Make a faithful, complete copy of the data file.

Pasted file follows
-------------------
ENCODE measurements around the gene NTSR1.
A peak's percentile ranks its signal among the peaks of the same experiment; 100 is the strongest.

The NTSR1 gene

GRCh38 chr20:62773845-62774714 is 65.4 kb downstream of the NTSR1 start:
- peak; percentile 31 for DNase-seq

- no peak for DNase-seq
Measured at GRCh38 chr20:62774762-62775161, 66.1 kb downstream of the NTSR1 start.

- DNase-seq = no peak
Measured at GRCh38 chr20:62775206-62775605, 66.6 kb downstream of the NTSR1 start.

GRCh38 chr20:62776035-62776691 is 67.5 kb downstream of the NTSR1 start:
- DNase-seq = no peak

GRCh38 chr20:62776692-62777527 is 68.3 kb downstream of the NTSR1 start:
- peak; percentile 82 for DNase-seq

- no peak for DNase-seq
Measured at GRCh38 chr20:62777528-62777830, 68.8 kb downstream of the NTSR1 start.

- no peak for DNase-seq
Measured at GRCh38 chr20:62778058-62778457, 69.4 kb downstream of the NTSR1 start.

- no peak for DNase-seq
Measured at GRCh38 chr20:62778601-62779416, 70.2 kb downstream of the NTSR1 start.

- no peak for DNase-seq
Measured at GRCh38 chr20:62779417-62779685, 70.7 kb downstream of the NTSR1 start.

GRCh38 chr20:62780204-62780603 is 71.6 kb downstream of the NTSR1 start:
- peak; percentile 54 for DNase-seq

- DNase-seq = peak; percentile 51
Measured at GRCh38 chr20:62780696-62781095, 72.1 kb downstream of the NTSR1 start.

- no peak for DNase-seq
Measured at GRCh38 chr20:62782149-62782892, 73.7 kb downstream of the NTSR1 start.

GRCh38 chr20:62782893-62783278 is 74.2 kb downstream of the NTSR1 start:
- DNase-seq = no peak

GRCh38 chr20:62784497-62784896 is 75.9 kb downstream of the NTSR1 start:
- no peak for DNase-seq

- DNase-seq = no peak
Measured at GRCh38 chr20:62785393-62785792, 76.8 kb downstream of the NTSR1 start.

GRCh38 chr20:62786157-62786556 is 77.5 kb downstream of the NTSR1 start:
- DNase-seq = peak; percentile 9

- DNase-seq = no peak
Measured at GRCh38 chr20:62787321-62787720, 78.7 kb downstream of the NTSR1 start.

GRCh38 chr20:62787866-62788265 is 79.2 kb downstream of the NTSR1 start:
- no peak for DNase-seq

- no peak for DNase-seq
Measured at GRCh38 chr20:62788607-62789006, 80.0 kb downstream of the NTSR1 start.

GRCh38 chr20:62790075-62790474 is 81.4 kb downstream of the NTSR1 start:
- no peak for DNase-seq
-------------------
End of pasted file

ENCODE measurements around the gene NTSR1.
A peak's percentile ranks its signal among the peaks of the same experiment; 100 is the strongest.

The NTSR1 gene

GRCh38 chr20:62773845-62774714 is 65.4 kb downstream of the NTSR1 start:
- peak; percentile 31 for DNase-seq

- no peak for DNase-seq
Measured at GRCh38 chr20:62774762-62775161, 66.1 kb downstream of the NTSR1 start.

- DNase-seq = no peak
Measured at GRCh38 chr20:62775206-62775605, 66.6 kb downstream of the NTSR1 start.

GRCh38 chr20:62776035-62776691 is 67.5 kb downstream of the NTSR1 start:
- DNase-seq = no peak

GRCh38 chr20:62776692-62777527 is 68.3 kb downstream of the NTSR1 start:
- peak; percentile 82 for DNase-seq

- no peak for DNase-seq
Measured at GRCh38 chr20:62777528-62777830, 68.8 kb downstream of the NTSR1 start.

- no peak for DNase-seq
Measured at GRCh38 chr20:62778058-62778457, 69.4 kb downstream of the NTSR1 start.

- no peak for DNase-seq
Measured at GRCh38 chr20:62778601-62779416, 70.2 kb downstream of the NTSR1 start.

- no peak for DNase-seq
Measured at GRCh38 chr20:62779417-62779685, 70.7 kb downstream of the NTSR1 start.

GRCh38 chr20:62780204-62780603 is 71.6 kb downstream of the NTSR1 start:
- peak; percentile 54 for DNase-seq

- DNase-seq = peak; percentile 51
Measured at GRCh38 chr20:62780696-62781095, 72.1 kb downstream of the NTSR1 start.

- no peak for DNase-seq
Measured at GRCh38 chr20:62782149-62782892, 73.7 kb downstream of the NTSR1 start.

GRCh38 chr20:62782893-62783278 is 74.2 kb downstream of the NTSR1 start:
- DNase-seq = no peak

GRCh38 chr20:62784497-62784896 is 75.9 kb downstream of the NTSR1 start:
- no peak for DNase-seq

- DNase-seq = no peak
Measured at GRCh38 chr20:62785393-62785792, 76.8 kb downstream of the NTSR1 start.

GRCh38 chr20:62786157-62786556 is 77.5 kb downstream of the NTSR1 start:
- DNase-seq = peak; percentile 9

- DNase-seq = no peak
Measured at GRCh38 chr20:62787321-62787720, 78.7 kb downstream of the NTSR1 start.

GRCh38 chr20:62787866-62788265 is 79.2 kb downstream of the NTSR1 start:
- no peak for DNase-seq

- no peak for DNase-seq
Measured at GRCh38 chr20:62788607-62789006, 80.0 kb downstream of the NTSR1 start.

GRCh38 chr20:62790075-62790474 is 81.4 kb downstream of the NTSR1 start:
- no peak for DNase-seq